Flow diverters are an exciting new class of endovascular devices that treat aneurysms by curative reconstruction of the parent artery. The Pipeline embolization device (PED) is the first FDA-approved intracranial flow diverting device available in the USA. This paper presents periprocedural results with the device in a series of 35 consecutive cases. All patients who underwent PED treatment of an intracranial aneurysm at our institution following FDA approval of the device in April 2011 were included in the series. Patient demographics, aneurysm characteristics, procedural details and technical and clinical outcomes were analyzed. Thirty-four patients (age range 23-78 years, mean 56.4 years) with 41 unruptured aneurysms (37 anterior circulation, four posterior circulation, mean size 11.4 mm, 20/21 large or giant) were treated with the PED in 35 cases (one patient had bilateral aneurysms treated on 2 separate occasions). Thirty-four of 35 cases (97%) were successfully completed. A total of 64 PEDs were implanted, with a mean number of 1.2 PEDs implanted per anterior circulation cases and 6.5 per posterior circulation cases. A single PED was implanted in 73% of cases. Immediate flow disruption occurred in 97% of the cases. The overall rate of major stroke or mortality was 3% (1/35 patients). Minor stroke, cranial nerve palsy, transient neurological deficit and groin complication occurred in one patient each (3% each, 12% total). Treatment of cerebral aneurysms with the PED carries an acceptable risk profile when a rigorous and uniform technique is used. Although the long-term results will need to be analyzed, the immediate procedural outcomes in the study series using this technique appear quite promising.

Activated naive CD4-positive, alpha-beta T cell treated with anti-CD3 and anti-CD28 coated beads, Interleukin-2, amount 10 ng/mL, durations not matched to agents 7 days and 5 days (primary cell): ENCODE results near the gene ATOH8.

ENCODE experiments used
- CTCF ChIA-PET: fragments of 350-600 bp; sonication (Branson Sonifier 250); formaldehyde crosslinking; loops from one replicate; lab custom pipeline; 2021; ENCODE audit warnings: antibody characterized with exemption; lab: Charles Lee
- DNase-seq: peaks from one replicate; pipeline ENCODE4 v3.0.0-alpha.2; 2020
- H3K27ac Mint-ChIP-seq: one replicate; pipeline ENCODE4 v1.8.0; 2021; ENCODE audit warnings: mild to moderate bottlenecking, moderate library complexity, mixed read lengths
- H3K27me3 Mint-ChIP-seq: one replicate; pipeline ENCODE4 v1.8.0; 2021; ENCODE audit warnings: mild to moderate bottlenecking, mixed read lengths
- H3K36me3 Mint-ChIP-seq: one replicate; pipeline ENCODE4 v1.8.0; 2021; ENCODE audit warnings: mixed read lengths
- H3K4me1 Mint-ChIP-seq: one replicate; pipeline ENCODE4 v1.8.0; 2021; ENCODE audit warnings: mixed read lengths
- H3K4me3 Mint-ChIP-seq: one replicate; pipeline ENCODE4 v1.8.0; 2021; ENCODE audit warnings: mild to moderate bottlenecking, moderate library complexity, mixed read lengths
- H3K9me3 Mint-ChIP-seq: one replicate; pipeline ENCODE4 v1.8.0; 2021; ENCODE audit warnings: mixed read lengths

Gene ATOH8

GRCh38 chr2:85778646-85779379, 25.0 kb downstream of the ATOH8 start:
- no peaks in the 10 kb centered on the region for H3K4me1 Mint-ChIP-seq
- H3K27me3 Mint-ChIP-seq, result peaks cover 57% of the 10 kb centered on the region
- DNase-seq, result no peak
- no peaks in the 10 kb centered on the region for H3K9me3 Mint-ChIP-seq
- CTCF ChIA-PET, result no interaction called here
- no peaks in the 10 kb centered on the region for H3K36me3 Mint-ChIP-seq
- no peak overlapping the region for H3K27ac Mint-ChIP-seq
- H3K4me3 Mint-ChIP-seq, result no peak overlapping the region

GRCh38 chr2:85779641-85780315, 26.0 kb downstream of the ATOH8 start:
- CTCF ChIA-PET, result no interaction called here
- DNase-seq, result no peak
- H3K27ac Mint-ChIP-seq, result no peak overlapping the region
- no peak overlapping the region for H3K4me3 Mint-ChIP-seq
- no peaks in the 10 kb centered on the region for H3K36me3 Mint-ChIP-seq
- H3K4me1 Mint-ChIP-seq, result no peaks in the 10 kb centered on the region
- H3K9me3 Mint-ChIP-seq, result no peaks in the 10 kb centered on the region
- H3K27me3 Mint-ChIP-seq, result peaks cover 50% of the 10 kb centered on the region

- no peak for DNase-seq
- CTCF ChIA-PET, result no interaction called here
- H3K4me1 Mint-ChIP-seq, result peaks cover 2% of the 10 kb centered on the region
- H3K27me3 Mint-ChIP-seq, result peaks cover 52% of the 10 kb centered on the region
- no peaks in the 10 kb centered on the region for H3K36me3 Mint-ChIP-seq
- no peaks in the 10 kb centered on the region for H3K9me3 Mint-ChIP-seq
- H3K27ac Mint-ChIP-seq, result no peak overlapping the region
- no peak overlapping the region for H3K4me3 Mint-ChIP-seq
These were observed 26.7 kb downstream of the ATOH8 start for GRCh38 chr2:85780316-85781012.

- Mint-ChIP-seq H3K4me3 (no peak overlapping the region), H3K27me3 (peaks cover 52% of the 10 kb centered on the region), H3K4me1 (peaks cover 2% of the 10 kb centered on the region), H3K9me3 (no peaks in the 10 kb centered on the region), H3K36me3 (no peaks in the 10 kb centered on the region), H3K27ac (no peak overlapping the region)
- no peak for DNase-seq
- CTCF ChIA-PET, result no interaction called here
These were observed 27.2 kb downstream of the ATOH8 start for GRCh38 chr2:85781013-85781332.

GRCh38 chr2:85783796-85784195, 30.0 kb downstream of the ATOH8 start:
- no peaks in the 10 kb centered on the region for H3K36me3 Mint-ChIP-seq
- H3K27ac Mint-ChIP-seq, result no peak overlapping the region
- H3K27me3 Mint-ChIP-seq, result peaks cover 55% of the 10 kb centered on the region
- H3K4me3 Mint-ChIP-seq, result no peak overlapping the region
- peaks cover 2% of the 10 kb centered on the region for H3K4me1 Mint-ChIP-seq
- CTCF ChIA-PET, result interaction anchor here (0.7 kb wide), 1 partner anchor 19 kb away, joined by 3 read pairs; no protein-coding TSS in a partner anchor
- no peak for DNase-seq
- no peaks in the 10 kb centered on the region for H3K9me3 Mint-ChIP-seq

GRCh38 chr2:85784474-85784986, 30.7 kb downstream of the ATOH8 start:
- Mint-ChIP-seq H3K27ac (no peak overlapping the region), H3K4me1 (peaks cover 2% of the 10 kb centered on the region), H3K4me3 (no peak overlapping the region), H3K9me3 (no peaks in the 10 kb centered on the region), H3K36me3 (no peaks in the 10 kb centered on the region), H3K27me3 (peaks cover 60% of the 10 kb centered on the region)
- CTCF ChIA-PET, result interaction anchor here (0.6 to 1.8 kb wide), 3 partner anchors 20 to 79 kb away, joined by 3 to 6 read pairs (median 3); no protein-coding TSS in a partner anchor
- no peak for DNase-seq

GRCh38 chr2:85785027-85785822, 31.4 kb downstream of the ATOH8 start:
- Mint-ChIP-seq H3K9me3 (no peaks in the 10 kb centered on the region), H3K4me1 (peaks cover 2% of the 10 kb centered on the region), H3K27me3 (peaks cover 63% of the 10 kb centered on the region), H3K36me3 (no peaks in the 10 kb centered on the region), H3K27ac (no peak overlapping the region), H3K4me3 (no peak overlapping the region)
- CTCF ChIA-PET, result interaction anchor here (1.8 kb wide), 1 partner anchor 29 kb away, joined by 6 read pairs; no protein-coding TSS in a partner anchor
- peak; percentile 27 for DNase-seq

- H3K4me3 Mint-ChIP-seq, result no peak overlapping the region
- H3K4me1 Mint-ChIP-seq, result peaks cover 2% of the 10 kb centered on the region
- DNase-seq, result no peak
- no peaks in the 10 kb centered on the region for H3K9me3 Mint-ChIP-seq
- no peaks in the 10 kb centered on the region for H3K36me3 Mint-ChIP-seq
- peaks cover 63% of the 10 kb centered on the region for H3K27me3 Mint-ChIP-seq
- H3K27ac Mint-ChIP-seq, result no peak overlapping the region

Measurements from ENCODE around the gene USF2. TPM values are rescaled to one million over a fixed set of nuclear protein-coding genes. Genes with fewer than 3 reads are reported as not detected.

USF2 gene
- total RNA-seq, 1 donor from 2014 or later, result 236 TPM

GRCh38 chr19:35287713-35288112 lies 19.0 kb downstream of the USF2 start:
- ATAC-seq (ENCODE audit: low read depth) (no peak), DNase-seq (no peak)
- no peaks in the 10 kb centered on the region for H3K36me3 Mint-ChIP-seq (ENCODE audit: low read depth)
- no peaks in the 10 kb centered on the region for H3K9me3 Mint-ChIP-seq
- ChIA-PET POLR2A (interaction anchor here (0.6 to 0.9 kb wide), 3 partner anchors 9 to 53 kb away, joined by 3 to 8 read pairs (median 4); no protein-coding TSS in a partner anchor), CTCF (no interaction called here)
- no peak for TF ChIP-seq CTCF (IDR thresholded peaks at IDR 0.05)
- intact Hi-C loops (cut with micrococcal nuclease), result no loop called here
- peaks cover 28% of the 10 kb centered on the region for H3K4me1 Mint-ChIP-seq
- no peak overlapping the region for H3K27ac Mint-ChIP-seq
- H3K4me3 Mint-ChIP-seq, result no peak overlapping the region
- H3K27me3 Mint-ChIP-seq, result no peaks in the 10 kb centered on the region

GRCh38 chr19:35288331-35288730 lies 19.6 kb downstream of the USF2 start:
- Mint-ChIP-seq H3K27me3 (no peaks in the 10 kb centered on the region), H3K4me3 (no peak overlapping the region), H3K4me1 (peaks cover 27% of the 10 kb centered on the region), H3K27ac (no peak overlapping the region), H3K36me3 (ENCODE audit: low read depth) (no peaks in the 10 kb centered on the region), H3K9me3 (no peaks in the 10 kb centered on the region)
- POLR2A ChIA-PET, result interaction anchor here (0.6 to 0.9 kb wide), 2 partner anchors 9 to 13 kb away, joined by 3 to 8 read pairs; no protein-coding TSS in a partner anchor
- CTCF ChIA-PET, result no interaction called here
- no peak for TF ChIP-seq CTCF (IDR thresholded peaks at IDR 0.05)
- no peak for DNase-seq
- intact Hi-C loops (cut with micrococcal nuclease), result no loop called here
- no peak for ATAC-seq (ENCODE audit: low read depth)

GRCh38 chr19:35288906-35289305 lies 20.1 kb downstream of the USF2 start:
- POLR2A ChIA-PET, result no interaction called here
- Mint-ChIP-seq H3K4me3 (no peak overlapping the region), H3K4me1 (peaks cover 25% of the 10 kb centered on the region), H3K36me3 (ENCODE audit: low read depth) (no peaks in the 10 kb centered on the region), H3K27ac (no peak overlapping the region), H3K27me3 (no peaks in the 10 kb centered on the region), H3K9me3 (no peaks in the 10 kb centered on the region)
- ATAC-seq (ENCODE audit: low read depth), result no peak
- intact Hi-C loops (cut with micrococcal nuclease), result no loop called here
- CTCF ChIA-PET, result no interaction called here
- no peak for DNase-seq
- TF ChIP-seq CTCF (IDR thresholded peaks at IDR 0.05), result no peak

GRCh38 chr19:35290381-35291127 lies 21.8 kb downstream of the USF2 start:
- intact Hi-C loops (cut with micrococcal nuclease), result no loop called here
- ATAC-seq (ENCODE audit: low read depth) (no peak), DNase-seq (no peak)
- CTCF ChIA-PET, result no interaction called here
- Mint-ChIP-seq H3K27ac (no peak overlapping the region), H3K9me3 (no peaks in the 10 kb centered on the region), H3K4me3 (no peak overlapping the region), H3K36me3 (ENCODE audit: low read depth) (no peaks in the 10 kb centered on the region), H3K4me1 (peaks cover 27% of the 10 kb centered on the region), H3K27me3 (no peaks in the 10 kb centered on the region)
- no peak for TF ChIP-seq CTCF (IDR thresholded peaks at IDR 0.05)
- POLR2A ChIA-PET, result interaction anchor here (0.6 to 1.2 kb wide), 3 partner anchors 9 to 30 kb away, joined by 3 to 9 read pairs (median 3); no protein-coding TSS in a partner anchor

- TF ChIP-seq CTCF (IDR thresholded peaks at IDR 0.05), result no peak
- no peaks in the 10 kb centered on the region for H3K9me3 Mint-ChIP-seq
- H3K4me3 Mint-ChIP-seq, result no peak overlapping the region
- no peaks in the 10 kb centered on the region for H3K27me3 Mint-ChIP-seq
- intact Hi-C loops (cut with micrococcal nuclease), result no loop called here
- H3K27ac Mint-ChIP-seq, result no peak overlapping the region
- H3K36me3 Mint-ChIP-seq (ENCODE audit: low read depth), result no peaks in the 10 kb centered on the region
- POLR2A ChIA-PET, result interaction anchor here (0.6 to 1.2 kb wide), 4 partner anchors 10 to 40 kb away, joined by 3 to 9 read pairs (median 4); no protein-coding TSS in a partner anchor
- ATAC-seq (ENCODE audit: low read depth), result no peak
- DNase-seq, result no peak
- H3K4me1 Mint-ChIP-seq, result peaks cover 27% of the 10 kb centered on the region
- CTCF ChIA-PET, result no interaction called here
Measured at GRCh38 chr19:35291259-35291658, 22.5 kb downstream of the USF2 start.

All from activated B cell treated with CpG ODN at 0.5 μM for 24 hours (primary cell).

ASJC Scopus subject areas
- Clinical Neurology